In This Chapter

Landmark Case

Star Athletica, LLC, v. Varsity Brands, Inc., 137 S.Ct. 1002 (2017)

Authored by: Michelle Bogre , Nancy Wolff

The Routledge Companion to Copyright and Creativity in the 21st Century

Print publication date:  November  2020
Online publication date:  November  2020

Print ISBN: 9781138999251
eBook ISBN: 9781315658445
Adobe ISBN:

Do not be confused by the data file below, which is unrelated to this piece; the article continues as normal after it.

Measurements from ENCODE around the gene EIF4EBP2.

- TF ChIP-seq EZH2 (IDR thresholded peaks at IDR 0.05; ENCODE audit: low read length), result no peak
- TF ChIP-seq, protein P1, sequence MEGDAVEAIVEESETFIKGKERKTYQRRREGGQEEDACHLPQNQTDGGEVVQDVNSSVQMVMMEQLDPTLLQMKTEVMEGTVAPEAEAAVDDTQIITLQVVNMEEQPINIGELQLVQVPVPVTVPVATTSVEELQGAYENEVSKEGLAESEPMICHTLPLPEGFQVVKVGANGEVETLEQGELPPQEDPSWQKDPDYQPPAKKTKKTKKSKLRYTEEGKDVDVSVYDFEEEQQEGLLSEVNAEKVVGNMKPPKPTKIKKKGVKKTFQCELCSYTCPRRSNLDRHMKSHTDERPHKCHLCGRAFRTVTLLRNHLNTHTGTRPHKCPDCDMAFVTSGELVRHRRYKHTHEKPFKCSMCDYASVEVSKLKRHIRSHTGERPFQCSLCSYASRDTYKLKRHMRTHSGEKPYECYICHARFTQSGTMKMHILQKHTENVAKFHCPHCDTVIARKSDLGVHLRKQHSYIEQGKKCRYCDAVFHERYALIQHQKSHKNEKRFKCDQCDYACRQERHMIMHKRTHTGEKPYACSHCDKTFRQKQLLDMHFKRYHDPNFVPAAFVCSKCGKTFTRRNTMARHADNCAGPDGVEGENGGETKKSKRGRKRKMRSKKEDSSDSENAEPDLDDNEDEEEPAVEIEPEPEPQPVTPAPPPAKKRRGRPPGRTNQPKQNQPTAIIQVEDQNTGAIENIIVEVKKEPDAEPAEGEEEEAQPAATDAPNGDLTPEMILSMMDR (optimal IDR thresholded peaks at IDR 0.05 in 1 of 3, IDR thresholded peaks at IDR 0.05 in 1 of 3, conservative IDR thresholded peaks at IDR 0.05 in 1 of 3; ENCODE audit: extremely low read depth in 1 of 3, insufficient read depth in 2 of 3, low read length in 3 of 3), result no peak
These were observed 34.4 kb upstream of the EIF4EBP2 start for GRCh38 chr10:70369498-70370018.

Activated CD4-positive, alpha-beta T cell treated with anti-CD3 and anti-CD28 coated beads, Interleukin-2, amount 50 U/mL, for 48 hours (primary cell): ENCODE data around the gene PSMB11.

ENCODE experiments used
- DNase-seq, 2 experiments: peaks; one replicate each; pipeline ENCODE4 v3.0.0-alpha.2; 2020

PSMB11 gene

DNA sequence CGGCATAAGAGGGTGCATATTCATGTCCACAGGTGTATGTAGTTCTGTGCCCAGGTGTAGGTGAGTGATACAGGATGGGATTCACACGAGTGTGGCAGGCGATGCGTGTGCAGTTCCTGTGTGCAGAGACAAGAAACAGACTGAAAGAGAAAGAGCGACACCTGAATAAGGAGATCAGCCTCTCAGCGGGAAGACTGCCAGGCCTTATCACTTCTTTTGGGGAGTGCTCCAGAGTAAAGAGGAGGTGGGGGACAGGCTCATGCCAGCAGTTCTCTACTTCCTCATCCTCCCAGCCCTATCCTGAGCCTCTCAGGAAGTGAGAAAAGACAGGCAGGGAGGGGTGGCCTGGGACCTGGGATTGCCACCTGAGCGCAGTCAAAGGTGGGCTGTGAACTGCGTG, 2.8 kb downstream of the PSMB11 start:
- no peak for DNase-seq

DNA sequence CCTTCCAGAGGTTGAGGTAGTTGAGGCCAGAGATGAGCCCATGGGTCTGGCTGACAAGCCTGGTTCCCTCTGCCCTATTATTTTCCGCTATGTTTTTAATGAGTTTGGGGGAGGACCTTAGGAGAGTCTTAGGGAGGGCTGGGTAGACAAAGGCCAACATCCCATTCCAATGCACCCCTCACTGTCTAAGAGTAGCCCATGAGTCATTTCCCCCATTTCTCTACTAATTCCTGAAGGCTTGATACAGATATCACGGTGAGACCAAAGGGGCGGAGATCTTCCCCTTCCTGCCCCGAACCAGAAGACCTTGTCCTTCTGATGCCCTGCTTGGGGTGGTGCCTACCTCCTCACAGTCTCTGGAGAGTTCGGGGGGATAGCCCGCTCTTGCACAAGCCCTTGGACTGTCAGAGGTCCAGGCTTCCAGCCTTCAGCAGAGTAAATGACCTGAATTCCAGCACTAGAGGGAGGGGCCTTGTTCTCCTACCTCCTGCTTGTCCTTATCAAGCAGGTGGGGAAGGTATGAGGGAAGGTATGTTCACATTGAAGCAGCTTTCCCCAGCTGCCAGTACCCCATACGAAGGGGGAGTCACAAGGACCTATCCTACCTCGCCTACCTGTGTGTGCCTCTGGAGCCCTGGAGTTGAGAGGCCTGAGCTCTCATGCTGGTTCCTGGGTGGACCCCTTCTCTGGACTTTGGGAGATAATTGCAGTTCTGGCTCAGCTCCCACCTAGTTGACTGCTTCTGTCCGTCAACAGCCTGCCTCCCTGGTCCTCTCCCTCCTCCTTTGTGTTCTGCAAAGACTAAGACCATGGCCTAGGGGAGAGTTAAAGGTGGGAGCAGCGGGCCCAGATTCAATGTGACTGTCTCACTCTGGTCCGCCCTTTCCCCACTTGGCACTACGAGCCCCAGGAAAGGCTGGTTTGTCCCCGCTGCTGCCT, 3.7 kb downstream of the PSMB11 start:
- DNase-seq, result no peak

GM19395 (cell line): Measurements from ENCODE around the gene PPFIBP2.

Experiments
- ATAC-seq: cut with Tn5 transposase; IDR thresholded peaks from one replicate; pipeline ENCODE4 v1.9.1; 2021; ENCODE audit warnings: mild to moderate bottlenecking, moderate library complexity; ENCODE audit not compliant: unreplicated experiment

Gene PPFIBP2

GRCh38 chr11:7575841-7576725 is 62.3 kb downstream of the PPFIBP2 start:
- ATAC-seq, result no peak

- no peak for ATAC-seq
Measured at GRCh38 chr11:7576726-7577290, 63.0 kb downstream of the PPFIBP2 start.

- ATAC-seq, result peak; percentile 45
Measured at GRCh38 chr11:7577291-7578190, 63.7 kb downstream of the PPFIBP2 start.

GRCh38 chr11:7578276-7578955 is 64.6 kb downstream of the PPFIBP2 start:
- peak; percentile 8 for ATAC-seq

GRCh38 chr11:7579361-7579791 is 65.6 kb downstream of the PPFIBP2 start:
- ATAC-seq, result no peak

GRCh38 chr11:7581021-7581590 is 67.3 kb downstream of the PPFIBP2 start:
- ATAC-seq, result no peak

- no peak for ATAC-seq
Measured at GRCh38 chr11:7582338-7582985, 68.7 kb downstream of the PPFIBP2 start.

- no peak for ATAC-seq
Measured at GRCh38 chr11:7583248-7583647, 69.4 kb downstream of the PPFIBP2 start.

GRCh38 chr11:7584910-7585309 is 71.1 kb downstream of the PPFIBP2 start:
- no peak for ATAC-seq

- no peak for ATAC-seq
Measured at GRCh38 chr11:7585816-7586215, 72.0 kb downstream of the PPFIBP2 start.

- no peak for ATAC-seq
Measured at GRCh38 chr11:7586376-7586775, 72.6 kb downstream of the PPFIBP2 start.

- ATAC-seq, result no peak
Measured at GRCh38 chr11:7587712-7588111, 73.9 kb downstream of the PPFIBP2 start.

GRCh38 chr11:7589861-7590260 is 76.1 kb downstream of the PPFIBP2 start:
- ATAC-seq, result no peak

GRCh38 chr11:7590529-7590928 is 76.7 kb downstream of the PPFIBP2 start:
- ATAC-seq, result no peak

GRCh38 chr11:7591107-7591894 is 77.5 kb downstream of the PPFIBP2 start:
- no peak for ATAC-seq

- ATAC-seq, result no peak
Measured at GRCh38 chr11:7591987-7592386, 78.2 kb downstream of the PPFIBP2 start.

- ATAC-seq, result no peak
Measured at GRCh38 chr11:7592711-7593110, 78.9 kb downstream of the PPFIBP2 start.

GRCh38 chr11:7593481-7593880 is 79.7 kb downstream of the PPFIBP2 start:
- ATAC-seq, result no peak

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When we think of copyright, we tend to think of “traditional” creative mediums: photography, literature, music, and sculpture. Clothing does not typically fit under this rubric, even though clothing design is a creative profession. Consumers choose clothes for aesthetic reasons, critics comment on the design of clothes, and high fashion enjoys the same sort of full-fledged artistic criticism that is aimed at films, books, and songs. For copyright purposes, clothing is not protected because it is considered to be a “useful article,” defined as an article that possesses an intrinsic utilitarian purpose distinct from exhibiting the article’s appearance or carrying information. The Copyright Act does extend protection to the design of a useful article if this design incorporates pictorial, graphic, or sculptural features that are capable of existing separately from the utilitarian elements of the article. If the useful article’s design meets this “independent-existence requirement,” then it is considered a pictorial, graphic, or sculptural work under the Copyright Act and consequently entitled to copyright protection. This is what the Supreme Court addressed in Star Athletica.

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